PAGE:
Iris sibirica 'Ruffled Velvet'

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Photo Courtesy of Walters Gardens, Inc.
 Common Name: Iris-Siberian
  • Red-purple standards, darker purple, velvety falls, and a black and gold blaze

  • Blooms in early summer

Siberian irises are haled for their elegant, delicate flowers and disease resistance. They perform admirably in the sunny to partially shady garden, but need plenty of water throughout the season to continue looking their best. In naturalized settings, they are particularly effective around water features. They can also be grown under Black Walnut trees since they are not effected by juglone. Siberian Irises bloom before Japanese Irises but after Tall Bearded Irises.

Origin: Not Native to North America


  24-30 Inches
  18-24 Inches
Flower Color:
  Purple-red shades
Foliage Color:
  Green shades
Hardiness Zone:
Find Your Zone
Sun or Shade?:
  Full sun (> 6 hrs. direct sun)
  Part shade (4-6 hrs. direct sun)
Wet or dry?:
  Average water needs
  Consistent water needs
Want to see wings?:
  Attracts hummingbirds
Need critter resistant plants?:
  Deer resistant
  Rabbit resistant
How fast should it grow?:
When should it bloom?:
  Early summer
How's your soil?:
  Average Soil
Sweet or Sour Soil?:
  Acidic Soil (pH < 7.0)
  Neutral Soil (pH = 7.0)
What's your garden style?:
  Rain Garden


Border plants
Cut flower or foliage
Mass Planting
Specimen or focal point


  Royal Horticultural Society's Award of Garden Merit

Homeowner Growing & Maintenance Tips:

Siberian Irises are among the easiest and most trouble-free species to grow in their genus. They prefer full sun, though they will tolerate part shade especially in warmer zones. Plant in rich, moist soil that is moderately acidic (5.2-6.4). Deadheading this variety will not prolong its bloom.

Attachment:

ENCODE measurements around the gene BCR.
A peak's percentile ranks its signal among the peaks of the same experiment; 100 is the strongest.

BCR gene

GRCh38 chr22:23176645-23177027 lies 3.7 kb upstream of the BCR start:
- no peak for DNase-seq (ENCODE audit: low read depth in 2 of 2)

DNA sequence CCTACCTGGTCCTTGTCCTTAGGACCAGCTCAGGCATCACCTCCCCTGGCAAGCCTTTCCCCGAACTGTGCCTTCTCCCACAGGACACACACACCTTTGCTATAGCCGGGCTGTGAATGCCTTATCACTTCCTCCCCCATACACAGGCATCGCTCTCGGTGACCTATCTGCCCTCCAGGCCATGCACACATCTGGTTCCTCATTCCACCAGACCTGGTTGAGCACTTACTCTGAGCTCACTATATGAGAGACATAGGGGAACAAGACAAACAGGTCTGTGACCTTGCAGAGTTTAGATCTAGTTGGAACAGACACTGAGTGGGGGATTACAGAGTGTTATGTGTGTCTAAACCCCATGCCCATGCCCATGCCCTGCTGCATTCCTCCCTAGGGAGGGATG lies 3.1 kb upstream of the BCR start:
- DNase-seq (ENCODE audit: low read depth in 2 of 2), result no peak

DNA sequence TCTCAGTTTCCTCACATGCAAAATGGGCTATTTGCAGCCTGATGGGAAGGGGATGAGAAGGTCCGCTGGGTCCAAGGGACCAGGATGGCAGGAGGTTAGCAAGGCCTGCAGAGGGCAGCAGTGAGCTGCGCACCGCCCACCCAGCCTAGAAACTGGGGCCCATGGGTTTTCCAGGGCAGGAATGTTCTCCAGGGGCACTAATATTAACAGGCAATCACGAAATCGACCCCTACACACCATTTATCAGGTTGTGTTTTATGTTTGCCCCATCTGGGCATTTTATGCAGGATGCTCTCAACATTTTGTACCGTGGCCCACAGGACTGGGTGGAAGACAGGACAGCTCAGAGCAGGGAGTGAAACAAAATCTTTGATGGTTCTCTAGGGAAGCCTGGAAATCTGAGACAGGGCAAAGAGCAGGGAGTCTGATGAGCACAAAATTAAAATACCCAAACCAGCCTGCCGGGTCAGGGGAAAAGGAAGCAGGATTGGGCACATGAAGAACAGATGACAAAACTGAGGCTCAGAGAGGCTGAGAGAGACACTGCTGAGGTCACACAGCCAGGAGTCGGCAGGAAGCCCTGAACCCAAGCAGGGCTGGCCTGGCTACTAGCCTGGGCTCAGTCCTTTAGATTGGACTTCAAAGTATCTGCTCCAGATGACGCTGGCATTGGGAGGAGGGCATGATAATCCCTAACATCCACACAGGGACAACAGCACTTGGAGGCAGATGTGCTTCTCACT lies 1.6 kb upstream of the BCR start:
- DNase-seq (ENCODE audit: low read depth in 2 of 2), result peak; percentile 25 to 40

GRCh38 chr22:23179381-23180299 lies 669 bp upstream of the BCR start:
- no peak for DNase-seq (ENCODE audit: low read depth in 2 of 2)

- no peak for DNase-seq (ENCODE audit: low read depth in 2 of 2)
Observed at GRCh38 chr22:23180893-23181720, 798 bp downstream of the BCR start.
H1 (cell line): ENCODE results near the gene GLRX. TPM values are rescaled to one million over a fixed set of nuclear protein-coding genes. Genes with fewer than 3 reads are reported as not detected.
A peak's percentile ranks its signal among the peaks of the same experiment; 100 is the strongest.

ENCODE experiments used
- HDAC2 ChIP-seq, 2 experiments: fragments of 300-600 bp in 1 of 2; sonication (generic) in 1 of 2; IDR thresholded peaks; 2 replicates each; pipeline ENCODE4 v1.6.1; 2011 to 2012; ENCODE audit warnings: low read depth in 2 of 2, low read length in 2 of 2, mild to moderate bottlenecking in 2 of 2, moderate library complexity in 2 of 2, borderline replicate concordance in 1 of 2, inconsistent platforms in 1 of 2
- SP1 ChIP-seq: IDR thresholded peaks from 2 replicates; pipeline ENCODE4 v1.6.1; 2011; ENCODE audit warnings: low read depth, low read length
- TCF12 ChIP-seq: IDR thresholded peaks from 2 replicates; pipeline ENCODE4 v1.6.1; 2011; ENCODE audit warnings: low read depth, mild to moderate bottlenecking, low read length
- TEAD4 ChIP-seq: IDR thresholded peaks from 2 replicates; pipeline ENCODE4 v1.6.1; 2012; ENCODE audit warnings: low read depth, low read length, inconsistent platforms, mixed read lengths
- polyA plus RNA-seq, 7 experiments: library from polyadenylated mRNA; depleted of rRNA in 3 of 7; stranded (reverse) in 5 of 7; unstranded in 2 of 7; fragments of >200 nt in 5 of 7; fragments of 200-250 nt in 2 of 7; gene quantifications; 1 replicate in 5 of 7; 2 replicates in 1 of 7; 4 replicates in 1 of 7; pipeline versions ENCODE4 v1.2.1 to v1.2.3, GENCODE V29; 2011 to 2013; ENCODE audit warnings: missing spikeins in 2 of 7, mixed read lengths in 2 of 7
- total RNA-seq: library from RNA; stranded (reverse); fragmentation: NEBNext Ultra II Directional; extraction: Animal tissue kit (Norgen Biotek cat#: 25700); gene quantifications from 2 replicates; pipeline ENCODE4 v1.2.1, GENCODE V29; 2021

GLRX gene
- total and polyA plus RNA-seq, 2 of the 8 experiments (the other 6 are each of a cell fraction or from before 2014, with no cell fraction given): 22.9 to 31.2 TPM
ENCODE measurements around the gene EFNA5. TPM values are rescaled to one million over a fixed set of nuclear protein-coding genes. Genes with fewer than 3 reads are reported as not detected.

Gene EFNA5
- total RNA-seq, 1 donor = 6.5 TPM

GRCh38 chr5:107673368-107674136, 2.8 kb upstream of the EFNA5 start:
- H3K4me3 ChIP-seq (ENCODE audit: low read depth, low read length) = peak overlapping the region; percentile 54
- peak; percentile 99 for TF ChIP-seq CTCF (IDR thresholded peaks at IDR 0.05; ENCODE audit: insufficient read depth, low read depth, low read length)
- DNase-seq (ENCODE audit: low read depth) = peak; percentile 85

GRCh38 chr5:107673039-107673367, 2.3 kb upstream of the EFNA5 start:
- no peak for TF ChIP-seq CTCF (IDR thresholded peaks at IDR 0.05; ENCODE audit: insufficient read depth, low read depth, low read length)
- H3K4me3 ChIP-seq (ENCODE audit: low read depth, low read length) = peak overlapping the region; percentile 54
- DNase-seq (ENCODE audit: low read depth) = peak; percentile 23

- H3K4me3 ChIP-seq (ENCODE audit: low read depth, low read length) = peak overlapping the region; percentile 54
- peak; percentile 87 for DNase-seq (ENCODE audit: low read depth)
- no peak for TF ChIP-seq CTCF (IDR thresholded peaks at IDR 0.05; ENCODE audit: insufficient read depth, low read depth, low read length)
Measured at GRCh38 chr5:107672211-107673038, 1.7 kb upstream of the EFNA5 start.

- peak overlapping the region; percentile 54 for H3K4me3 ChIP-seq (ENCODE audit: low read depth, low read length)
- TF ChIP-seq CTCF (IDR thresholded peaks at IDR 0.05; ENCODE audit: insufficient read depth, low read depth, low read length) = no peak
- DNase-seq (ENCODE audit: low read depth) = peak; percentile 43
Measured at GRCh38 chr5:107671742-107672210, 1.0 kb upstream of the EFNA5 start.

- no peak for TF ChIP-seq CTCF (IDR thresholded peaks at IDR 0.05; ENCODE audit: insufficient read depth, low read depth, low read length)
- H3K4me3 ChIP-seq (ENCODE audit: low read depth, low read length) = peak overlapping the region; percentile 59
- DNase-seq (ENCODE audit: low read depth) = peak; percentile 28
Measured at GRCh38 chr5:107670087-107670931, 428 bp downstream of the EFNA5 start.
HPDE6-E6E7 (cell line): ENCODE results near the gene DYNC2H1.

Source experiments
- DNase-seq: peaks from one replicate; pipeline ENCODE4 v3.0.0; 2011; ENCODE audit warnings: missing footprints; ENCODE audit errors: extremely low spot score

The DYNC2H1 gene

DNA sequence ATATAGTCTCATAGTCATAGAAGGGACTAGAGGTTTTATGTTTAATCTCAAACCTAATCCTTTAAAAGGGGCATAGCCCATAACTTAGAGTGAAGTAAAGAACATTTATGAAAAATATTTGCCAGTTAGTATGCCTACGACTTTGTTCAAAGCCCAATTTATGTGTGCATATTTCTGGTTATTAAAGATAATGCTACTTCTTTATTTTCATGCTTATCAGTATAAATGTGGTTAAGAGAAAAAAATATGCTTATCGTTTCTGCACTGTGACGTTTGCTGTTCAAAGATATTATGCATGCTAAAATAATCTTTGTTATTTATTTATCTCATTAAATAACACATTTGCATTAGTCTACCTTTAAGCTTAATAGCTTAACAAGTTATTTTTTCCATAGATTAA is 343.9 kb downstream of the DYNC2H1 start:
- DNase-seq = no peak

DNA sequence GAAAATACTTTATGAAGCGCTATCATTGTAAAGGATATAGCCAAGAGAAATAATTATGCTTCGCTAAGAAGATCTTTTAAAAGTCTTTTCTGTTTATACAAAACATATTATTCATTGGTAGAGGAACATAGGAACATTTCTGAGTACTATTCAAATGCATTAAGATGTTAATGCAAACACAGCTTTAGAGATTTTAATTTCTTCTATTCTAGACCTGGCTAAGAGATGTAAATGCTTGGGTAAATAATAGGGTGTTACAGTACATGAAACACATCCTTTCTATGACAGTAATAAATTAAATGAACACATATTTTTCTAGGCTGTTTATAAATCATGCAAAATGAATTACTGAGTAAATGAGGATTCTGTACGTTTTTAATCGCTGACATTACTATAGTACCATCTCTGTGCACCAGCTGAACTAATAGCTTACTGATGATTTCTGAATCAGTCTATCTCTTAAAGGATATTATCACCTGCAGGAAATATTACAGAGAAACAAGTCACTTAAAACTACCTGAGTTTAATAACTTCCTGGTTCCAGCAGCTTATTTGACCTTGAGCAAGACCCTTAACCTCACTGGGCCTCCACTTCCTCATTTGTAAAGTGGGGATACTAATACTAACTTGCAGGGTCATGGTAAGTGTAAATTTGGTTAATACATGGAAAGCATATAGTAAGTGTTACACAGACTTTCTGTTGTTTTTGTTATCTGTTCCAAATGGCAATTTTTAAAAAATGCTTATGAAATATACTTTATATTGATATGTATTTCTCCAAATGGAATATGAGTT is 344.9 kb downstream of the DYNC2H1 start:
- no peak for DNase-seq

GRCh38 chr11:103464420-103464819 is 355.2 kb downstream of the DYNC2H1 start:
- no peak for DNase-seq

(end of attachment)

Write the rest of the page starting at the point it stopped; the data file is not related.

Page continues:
It is best to leave these irises untouched until there is a noteable lessening of blooms. At that time, they may be divided, preferably in the fall but also in the spring. New clumps may take two or three years to become firmly established, at which time they will begin to bloom profusely. According to Steven Still, Siberian Irises are the best species of Iris for the south.


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Fun Facts:

Irises have been revered for centuries and became an icon of nobility when King Louis VII of France adopted the iris as his Fleur-de-Louis, now known as the popular symbol of the fleur-de-lis.

While every effort has been made to describe this plant accurately, please keep in mind that the height, bloom time, and color may differ in various climates throughout the country. The description of this plant was written based on our experience growing it in Michigan (USDA hardiness zone 5) and on numerous outside resources.